Influence of climatic and geographic factors on the spatial distribution of Qinghai spruce forests in the dryland Qilian Mountains of Northwest China
The Science of the total environment | 13 Sep 2017
W Yang, Y Wang, AA Webb, Z Li, X Tian, Z Han, S Wang and P Yu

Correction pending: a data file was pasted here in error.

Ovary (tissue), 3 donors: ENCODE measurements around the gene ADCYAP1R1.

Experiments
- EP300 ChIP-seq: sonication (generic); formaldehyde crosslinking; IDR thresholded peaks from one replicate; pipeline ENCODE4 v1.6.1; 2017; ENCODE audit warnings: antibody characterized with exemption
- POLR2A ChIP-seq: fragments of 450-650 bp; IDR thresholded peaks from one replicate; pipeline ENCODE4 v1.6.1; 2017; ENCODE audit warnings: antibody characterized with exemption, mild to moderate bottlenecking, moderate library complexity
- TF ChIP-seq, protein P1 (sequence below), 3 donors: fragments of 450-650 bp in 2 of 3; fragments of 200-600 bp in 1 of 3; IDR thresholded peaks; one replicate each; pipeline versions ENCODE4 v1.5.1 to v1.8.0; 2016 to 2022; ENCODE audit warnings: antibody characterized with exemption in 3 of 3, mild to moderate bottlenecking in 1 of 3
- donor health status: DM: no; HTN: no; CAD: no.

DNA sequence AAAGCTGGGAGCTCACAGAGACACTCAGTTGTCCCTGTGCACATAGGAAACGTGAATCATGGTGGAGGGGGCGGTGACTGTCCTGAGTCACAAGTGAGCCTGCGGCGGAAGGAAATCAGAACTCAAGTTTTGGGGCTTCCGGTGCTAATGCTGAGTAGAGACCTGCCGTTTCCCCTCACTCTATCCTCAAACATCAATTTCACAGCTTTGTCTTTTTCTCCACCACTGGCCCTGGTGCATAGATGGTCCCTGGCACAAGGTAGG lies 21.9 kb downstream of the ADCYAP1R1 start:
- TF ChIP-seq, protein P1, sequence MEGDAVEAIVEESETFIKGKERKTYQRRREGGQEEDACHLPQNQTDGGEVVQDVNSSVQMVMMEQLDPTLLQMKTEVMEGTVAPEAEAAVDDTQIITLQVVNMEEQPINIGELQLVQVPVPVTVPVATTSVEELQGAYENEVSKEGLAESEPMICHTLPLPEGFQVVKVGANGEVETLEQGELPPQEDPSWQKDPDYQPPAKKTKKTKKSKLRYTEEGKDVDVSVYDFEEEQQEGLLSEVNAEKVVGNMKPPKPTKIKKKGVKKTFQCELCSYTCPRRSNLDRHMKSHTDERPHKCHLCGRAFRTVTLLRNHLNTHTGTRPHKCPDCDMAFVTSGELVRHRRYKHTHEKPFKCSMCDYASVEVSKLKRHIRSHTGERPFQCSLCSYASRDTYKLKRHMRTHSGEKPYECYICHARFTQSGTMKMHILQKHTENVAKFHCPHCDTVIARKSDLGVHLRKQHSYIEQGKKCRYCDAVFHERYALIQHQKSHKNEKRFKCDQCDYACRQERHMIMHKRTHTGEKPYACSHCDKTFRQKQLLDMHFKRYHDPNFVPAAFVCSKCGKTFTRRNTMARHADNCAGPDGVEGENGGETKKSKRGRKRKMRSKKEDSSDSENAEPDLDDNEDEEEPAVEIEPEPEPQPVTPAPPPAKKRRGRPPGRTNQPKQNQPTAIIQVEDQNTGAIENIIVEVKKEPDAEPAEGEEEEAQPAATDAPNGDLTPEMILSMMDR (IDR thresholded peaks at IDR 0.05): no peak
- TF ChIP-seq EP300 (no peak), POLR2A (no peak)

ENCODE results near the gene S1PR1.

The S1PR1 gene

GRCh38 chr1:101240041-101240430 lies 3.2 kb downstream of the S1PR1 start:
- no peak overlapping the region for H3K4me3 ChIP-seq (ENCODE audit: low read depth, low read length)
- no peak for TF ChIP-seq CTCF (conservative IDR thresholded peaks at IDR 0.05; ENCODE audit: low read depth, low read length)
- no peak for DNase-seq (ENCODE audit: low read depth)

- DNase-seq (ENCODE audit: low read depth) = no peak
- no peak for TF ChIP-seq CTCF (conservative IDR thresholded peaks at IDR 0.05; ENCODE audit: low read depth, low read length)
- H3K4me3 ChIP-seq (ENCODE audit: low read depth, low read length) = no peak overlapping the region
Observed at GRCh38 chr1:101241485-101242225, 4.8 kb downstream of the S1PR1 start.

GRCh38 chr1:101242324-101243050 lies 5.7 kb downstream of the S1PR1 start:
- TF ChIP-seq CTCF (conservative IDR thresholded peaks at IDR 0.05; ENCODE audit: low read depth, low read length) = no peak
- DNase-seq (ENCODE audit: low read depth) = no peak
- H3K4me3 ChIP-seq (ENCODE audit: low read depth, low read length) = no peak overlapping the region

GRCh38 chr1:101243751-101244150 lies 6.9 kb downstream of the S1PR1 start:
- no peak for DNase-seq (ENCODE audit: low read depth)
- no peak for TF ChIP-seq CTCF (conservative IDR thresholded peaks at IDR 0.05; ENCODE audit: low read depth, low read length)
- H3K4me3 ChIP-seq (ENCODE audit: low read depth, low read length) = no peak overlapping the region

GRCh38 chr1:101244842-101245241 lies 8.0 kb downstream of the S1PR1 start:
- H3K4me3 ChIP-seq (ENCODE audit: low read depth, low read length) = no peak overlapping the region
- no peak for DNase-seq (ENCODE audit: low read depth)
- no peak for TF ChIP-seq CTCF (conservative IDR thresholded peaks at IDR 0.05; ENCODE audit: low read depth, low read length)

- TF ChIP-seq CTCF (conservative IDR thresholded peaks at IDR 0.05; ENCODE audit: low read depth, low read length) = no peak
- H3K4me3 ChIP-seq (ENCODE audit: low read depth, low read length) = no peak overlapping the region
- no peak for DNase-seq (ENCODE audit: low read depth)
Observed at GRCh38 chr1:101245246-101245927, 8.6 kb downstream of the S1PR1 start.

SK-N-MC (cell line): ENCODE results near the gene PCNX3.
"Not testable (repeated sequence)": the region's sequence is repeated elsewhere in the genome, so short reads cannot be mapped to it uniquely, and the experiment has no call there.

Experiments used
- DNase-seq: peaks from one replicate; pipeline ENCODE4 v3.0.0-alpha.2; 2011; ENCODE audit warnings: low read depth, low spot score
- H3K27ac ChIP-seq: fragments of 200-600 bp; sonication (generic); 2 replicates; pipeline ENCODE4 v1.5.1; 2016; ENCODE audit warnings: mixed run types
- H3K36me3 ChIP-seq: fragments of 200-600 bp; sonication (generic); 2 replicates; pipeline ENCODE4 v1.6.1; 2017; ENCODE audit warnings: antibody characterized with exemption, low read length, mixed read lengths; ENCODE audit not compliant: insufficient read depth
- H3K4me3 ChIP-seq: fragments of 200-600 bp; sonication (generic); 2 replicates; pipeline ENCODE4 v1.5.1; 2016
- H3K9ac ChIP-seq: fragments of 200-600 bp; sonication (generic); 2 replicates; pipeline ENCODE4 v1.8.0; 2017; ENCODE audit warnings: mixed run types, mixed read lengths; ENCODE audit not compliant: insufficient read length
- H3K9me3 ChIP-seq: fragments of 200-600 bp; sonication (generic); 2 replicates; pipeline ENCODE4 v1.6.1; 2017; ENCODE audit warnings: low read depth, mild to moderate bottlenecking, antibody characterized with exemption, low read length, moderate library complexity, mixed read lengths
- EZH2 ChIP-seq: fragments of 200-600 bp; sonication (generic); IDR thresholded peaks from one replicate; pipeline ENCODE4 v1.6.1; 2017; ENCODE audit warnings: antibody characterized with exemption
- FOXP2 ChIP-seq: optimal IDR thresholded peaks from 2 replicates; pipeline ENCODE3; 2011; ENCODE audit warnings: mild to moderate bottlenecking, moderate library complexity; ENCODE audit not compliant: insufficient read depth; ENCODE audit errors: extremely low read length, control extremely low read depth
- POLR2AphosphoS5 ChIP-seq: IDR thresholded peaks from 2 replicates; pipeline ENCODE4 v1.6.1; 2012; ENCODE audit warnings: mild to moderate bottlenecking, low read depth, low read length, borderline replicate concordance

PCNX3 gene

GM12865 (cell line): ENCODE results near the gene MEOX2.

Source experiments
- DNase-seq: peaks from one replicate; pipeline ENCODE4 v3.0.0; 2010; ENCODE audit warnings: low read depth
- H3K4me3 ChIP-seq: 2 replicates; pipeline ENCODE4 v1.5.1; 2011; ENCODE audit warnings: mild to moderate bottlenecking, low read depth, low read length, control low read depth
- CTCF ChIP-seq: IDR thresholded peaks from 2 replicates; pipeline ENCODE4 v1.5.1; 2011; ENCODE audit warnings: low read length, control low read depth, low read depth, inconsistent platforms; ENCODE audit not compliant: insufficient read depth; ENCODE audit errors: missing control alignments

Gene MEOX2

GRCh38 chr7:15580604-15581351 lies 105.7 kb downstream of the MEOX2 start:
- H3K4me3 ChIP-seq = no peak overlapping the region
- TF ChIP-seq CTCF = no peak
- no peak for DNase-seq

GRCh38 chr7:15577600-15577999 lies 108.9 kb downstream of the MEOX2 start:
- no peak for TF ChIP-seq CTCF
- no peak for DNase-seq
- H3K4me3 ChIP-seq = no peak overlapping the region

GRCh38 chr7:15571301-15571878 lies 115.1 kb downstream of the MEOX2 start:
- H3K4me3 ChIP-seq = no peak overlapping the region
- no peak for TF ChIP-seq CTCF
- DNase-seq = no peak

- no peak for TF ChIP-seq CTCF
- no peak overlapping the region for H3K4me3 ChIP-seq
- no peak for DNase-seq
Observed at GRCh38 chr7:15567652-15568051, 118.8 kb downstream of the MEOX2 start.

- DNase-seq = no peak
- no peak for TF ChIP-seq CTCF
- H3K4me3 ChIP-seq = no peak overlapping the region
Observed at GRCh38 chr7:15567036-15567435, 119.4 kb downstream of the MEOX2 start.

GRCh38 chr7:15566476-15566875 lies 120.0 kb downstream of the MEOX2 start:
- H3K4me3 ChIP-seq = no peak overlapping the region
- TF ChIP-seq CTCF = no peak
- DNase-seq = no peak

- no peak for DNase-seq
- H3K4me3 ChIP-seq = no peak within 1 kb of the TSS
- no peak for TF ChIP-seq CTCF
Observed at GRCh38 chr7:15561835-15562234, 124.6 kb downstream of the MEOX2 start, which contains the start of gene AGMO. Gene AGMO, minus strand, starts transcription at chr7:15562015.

The effect of climate variables (temperature and precipitation) on forest spatial distribution is more prominent in dryland high mountains, where forest distribution is inherently very sensitive to and strongly limited by the substantial spatial heterogeneity of site conditions. Thus, a more reliable prediction of forest distribution under changing environment depends upon an understanding of the joint influence of climatic and topographic factors and their thresholds. This study was conducted on Qinghai spruce forests as dominant tree species in the Qilian Mountains of northwest China. The spruce forest distribution was surveyed by remote sensing in Dayekou watershed and by field investigation in a nested smaller watershed. Analyses showed that mean annual air temperature and precipitation, which vary with elevation, are the key climatic factors determining forest distribution, but slope aspect also plays an essential role. The potential core distribution area of denser forests and potential distribution area including sparse forests are between the axes of elevation (2635.5-3302.5 and 2603.4-3325.8m a.s.l.) and slope aspect (-74.4-61.2° and -162.6-147.1° deviated from north). The corresponding threshold of mean annual air temperature at the upper elevation boundary is -2.59 and -2.73°C, while the threshold of mean annual precipitation at the lower elevation boundary is 378.1 and 372.3 mm, respectively. Using these thresholds and the elevation gradients of climatic factors, the shifting of elevation boundaries under climate change scenarios can be predicted. However, the forest distribution is also limited by a soil thickness of ≥40cm; and by slope position of lower-, lower- and middle-, and entire-slope within the elevation ranges of <2800, 2800-2900, and >2900m a.s.l., respectively. This study showed that adding geographic factors will greatly improve the prediction of changes in forest distribution area in dryland mountains, in addition to the influence of climatic factors.
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